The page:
When the WHO declared the Coronavirus outbreak a global health crisis, my first response was for the health and safety of our employees, customers, suppliers, and brewing communities. Followed by a close second, what on earth do we do next? I have decided to summarise some of things we have done as a business to help get through this time.
Business planning and continuity is essential, so we started asking questions, can we model and forecast our sales? What are our customers going through? How long might it last? Do I have the cash flow to survive this time period?
Below are a few steps that I implemented that has helped calmed the situation so far:
- Let employees and customers know that you are monitoring the situation as it is quickly evolving – We have agreed to update staff daily.
- Create a cross-function leadership team of HR, operations, finance, customer service and to ensure coordination of initiatives to both mitigate negative impact to the company and to increase support to our staff and customers.
- Working with our employees on the ground to determine their greatest needs.
- We have spoken with the BBPA, SIBA and the BFBI all of whom have been lobbying government to determine what are the existing local/regional resources available to meet those needs, where are the gaps, and what is the timing of when those needs need to be met? These bodies have been a great source of support and have been communicating on a regular basis. I strongly recommend following them on Twitter and via email if you are not doing so already.
- We have looked at reducing staff on site with immediate effect. More than half our staff are now working from home. As a production site and laboratory testing facility within the food sector, we need to keep a skeletal group of staff working onsite to keep serving our customers. All the staff that are onsite are applying the social distancing rules laid out by government.
- We then tried determining what the company can do to be the most impactful within our industry. Firstly, we agreed to remain operational, as we appreciate that no matter how small, brewers need to keep producing beer in order survive. It has impressed me more than ever the versatility and ingenuity of our customers during the hardest of times. Home delivery, moving as much as possible to small pack, takeaway service, to name a few.
- If we can help in any way with the processes, please ask. Would you like Murphy and Son to stock beer storage vessels? If so, what? Growlers, mini keg, polypins? You tell us and we try and help.
- We then asked what product(s) will be needed? We are reducing our stocks of short shelf life products during this time. We are maintaining some stock but reduced by over 80% in order to reduce waste and keep additional costs down. However, we are ramping up the longer shelf lifelines. This keeps staff productive but also when things improve, we can focus on the short shelf lifelines to service all your needs, as quickly as possible. When this over we are going to need celebrate and we will be ready to serve you with our ingredients you need in order to ramp up the supply of beer in trade.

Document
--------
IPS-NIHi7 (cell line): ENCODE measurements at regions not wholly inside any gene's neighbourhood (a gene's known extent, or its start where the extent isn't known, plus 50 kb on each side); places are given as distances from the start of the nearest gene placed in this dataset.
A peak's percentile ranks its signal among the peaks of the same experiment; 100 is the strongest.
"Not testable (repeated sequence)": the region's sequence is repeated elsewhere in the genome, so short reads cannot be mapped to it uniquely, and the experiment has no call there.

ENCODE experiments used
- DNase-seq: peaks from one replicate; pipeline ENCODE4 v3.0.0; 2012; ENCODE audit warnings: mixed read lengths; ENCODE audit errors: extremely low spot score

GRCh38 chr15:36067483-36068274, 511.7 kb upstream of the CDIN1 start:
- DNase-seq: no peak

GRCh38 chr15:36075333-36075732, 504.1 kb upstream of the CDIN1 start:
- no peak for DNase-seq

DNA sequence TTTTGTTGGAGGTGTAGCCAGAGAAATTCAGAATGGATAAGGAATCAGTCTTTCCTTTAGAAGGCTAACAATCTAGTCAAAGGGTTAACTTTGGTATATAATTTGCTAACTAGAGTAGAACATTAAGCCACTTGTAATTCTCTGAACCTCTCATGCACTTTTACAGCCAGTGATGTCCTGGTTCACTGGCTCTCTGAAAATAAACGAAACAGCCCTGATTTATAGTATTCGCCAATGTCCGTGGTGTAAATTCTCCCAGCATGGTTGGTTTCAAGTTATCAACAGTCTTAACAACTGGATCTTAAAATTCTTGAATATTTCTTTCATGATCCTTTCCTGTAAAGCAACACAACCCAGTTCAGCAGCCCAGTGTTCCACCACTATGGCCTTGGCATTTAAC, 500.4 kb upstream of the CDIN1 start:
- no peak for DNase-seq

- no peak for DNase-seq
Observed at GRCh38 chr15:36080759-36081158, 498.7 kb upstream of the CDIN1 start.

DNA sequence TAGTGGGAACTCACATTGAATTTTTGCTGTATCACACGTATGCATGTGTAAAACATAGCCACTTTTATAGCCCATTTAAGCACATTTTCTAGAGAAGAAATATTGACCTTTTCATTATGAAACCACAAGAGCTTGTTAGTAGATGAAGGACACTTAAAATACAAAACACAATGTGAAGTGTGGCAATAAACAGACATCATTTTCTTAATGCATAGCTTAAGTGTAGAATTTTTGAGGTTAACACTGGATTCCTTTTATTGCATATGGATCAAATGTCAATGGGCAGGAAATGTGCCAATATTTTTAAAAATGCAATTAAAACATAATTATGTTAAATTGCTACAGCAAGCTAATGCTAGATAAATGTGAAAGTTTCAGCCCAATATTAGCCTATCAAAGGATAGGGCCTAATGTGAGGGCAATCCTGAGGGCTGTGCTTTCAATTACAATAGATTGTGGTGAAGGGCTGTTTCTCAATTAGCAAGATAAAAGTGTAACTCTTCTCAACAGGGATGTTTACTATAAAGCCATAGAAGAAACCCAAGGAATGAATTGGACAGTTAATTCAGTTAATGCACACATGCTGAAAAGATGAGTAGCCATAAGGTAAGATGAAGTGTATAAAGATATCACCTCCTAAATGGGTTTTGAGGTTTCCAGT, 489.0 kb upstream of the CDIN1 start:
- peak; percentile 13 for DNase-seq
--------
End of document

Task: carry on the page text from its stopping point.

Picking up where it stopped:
- Do your staff have expertise to help with the situation? We are looking at ways our laboratory can be of assistance during this crisis. If appropriate, could you get creative with nonstandard company products and services? I read this morning that the NHS are looking for 250,000 volunteers. While some of our staff are now having to be furloughed, for the short term, could this be considered?
- Other questions arose such as, when do you respond? What actions can I take? Who decides your firm’s response? The answer we have given to these is; go with your gut instinct. We are all in uncharted territory. Even during war time people were encouraged to go the cinema, club or pub. This is new to us all, we are going to make mistakes but let’s learn together, keep talking and hopefully we will see some green shoots soon.
- How do you engage with internal and external stakeholders? An epidemic, and especially one of global proportions like this one, takes on various components of a company’s disaster planning all at the same time. Preparedness, Prevention, Response, Recovery and Rebuilding will all need to happen at the same time.
Preparedness and Prevention.
We followed the government guidelines as early as we could by sending staff home arranging for them to work from home and letting them function remotely. Whilst those that remain onsite are to follow the strict policy of social distance of at least 2 meters and keeping up with good sanitation. We also enforced the strict 14-day rule of anyone showing symptoms to stay away.
The key thing for me here is to communicate with your team, your customers and suppliers. Let them know the decisions you’ve made and why you have made them. For HR purposes record everything and keep copies so that you have the paper trail of your decision making but above all else support your staff where you can.
Recovery and Rebuilding.
Restoring normalcy to our businesses and our daily lives, this aspect of a disaster is often underfunded and under supported. It is critical to get the economy moving forward quickly. Too often after disasters we see communities languishing, unable to regain their pre-disaster status. We know that the brewing industry was strong before this crisis and I am sure that it will be strong when it’s all over. People will be craving company and will need to socialise within their communities. I hope that all our companies will be here to see that happen. We will beat this disease. Facts, communication, collaboration and cooperation are key. We at Murphy and Son will do all we can to help.
Please do not hesitate to contact us during this difficult time and we will support where you where we can.